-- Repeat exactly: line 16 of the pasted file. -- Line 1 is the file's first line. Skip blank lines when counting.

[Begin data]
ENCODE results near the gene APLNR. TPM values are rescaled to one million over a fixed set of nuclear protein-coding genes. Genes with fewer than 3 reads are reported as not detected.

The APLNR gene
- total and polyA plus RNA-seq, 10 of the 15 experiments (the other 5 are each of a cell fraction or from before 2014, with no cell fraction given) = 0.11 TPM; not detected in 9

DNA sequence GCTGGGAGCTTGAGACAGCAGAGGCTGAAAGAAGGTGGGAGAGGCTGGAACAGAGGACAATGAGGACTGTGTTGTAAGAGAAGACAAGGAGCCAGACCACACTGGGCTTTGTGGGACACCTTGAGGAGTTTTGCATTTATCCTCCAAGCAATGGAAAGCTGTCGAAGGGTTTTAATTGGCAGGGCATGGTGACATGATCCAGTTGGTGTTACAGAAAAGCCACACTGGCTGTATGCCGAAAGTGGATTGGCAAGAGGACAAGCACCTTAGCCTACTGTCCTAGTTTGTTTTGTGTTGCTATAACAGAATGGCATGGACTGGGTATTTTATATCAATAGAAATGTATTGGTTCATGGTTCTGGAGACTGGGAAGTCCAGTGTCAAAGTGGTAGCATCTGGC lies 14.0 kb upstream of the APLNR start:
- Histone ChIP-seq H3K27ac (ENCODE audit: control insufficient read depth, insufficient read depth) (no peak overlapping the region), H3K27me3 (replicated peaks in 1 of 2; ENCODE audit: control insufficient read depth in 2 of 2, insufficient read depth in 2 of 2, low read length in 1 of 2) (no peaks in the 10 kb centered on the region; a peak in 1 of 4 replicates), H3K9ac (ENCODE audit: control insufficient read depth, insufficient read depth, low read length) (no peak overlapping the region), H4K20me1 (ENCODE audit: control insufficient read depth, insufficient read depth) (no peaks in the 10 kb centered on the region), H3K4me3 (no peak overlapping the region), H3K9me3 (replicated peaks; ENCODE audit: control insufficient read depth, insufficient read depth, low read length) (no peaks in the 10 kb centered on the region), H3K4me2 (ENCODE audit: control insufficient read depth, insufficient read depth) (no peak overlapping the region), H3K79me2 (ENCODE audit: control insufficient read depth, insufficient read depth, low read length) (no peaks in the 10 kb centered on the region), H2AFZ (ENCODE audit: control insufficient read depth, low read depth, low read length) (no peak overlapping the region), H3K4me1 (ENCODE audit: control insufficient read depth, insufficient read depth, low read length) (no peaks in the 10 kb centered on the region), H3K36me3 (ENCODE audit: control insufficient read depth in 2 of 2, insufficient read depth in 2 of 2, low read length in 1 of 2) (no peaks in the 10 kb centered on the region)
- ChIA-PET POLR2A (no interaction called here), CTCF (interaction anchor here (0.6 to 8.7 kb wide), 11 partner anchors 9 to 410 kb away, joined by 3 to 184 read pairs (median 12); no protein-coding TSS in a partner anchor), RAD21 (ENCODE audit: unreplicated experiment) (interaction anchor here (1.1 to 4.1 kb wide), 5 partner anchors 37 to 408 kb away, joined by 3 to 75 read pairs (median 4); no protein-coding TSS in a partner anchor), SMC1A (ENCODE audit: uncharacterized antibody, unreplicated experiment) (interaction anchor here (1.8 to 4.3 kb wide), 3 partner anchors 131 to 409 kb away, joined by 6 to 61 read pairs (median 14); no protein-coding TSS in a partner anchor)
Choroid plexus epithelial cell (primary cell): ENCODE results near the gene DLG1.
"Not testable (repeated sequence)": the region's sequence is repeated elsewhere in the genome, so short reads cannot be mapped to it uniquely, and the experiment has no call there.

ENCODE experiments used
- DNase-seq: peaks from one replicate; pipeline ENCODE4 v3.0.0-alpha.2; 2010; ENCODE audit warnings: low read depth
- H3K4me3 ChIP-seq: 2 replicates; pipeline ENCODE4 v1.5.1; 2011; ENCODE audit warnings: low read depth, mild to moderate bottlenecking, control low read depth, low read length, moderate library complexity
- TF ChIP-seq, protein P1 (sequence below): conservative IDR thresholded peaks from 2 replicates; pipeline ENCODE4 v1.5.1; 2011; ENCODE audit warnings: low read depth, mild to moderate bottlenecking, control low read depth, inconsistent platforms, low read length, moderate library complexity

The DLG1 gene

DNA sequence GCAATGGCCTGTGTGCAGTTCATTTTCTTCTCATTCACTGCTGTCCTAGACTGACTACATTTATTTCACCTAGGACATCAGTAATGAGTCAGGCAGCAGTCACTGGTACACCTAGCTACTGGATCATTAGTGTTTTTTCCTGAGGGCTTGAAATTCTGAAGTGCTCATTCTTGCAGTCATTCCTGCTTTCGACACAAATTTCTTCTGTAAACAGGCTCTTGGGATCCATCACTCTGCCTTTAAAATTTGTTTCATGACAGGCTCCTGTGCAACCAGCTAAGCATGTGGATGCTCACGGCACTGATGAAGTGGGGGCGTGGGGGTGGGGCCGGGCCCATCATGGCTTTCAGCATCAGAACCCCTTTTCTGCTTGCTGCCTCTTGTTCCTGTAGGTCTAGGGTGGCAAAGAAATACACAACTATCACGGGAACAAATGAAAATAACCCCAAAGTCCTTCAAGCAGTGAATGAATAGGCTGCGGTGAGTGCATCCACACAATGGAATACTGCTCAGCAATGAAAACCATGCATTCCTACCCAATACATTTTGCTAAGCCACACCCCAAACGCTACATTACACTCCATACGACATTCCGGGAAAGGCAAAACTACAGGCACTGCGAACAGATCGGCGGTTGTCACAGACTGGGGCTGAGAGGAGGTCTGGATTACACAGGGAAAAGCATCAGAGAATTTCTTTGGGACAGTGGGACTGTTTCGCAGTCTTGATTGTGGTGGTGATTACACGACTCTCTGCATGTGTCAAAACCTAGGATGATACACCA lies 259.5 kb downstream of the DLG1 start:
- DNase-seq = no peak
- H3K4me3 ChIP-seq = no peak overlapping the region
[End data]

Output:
- H3K4me3 ChIP-seq = no peak overlapping the region